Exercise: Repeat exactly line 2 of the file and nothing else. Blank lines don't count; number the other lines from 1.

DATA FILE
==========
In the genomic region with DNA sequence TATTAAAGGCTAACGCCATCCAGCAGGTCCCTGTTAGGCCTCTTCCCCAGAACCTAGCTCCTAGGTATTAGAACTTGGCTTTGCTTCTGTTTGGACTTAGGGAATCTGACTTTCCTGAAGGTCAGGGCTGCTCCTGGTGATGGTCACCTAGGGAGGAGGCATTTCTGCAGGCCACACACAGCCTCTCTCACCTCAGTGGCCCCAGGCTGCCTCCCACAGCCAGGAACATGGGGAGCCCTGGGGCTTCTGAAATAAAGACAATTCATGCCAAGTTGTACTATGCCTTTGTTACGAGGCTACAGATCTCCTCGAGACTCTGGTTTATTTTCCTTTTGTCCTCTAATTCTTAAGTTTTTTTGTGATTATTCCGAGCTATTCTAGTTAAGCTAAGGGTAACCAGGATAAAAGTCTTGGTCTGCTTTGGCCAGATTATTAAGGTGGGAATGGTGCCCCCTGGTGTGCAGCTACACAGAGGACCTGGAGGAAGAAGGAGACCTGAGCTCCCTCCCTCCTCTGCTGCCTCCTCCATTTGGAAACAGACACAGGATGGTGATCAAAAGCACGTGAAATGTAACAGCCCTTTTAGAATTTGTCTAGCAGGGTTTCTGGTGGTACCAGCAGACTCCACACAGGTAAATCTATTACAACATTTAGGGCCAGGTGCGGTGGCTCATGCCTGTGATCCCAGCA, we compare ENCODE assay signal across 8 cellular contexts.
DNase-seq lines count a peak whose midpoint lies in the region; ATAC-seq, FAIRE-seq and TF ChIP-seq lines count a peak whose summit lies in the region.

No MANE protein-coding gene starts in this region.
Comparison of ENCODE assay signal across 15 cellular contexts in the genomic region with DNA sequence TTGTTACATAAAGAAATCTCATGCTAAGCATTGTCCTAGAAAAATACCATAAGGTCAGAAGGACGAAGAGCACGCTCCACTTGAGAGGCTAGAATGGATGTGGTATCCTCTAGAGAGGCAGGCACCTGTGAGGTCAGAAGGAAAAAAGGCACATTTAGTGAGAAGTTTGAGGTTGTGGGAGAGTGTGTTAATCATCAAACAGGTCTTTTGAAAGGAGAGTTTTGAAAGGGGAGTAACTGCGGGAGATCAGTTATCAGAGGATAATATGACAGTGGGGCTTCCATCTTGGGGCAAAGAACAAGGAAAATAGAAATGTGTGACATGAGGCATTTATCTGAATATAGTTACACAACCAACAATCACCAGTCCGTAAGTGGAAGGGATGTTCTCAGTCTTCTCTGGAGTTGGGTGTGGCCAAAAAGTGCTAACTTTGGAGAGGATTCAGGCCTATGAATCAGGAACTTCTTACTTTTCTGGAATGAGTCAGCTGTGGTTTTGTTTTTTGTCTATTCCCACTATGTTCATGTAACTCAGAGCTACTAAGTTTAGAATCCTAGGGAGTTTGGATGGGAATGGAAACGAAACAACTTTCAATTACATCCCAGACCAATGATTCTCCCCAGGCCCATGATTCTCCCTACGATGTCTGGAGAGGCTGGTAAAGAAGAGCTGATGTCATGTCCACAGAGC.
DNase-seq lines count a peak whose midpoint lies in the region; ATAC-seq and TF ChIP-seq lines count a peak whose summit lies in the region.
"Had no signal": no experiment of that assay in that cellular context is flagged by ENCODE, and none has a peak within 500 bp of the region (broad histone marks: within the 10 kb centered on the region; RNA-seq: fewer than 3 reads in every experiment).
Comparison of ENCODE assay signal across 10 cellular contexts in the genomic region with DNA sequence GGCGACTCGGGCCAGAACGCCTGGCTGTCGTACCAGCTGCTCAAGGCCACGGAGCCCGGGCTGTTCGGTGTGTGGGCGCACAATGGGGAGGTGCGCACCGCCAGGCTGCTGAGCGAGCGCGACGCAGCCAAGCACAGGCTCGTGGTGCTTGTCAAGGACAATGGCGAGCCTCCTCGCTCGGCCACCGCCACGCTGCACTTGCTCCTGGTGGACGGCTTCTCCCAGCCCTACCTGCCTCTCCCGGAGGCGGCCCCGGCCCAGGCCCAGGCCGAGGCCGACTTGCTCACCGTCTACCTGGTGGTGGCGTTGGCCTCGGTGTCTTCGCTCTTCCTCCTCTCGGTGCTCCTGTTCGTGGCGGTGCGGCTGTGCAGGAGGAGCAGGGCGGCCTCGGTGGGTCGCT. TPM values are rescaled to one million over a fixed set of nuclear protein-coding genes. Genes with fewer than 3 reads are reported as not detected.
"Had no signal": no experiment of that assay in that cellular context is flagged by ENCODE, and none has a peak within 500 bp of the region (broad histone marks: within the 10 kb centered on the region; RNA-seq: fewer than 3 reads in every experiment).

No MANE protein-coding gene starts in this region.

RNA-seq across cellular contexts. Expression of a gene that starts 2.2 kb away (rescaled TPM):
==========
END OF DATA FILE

DNase-seq lines count a peak whose midpoint lies in the region; ATAC-seq, FAIRE-seq and TF ChIP-seq lines count a peak whose summit lies in the region.